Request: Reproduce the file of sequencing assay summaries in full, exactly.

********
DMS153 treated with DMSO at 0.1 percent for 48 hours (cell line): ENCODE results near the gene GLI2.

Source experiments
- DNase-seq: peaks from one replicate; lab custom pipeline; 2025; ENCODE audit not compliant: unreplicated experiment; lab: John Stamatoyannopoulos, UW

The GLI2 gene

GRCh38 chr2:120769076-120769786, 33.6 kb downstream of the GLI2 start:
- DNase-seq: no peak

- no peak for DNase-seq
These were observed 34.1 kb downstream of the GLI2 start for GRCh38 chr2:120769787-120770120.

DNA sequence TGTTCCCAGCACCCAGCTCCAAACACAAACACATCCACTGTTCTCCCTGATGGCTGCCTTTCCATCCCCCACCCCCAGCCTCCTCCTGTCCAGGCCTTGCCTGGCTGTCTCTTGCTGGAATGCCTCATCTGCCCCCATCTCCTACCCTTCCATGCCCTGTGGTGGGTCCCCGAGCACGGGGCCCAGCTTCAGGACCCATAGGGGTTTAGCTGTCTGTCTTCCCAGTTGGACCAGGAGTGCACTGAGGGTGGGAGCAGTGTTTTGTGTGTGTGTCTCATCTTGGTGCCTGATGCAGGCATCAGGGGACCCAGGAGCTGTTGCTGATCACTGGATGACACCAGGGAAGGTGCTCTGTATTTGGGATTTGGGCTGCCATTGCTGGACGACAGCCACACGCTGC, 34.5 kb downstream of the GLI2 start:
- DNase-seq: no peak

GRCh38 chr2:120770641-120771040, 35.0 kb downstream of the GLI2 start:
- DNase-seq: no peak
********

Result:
DMS153 treated with DMSO at 0.1 percent for 48 hours (cell line): ENCODE results near the gene GLI2.

Source experiments
- DNase-seq: peaks from one replicate; lab custom pipeline; 2025; ENCODE audit not compliant: unreplicated experiment; lab: John Stamatoyannopoulos, UW

The GLI2 gene

GRCh38 chr2:120769076-120769786, 33.6 kb downstream of the GLI2 start:
- DNase-seq: no peak

- no peak for DNase-seq
These were observed 34.1 kb downstream of the GLI2 start for GRCh38 chr2:120769787-120770120.

DNA sequence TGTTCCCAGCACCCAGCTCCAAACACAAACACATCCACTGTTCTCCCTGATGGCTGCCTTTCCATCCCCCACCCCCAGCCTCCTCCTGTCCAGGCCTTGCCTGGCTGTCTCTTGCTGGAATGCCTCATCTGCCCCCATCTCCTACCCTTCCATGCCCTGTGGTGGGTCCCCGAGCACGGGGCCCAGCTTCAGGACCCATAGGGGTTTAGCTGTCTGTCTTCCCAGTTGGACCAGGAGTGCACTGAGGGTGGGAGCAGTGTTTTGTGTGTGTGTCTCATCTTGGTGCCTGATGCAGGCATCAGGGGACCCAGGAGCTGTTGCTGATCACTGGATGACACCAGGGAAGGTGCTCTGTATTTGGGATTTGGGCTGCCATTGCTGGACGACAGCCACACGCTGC, 34.5 kb downstream of the GLI2 start:
- DNase-seq: no peak

GRCh38 chr2:120770641-120771040, 35.0 kb downstream of the GLI2 start:
- DNase-seq: no peak